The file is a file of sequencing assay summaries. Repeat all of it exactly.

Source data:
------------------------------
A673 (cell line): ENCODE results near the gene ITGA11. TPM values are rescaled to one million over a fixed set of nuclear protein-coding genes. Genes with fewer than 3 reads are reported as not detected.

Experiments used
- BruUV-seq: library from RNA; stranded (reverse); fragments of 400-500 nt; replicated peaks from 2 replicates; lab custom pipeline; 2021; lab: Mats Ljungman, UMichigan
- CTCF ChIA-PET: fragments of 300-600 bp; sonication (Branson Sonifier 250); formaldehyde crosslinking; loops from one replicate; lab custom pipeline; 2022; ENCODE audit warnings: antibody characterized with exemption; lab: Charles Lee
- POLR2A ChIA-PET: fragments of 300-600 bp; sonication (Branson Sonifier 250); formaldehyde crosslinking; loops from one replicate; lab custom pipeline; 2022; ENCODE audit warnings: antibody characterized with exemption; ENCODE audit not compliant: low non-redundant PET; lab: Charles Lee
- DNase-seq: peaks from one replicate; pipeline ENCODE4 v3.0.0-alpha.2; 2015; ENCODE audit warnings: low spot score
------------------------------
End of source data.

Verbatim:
A673 (cell line): ENCODE results near the gene ITGA11. TPM values are rescaled to one million over a fixed set of nuclear protein-coding genes. Genes with fewer than 3 reads are reported as not detected.

Experiments used
- BruUV-seq: library from RNA; stranded (reverse); fragments of 400-500 nt; replicated peaks from 2 replicates; lab custom pipeline; 2021; lab: Mats Ljungman, UMichigan
- CTCF ChIA-PET: fragments of 300-600 bp; sonication (Branson Sonifier 250); formaldehyde crosslinking; loops from one replicate; lab custom pipeline; 2022; ENCODE audit warnings: antibody characterized with exemption; lab: Charles Lee
- POLR2A ChIA-PET: fragments of 300-600 bp; sonication (Branson Sonifier 250); formaldehyde crosslinking; loops from one replicate; lab custom pipeline; 2022; ENCODE audit warnings: antibody characterized with exemption; ENCODE audit not compliant: low non-redundant PET; lab: Charles Lee
- DNase-seq: peaks from one replicate; pipeline ENCODE4 v3.0.0-alpha.2; 2015; ENCODE audit warnings: low spot score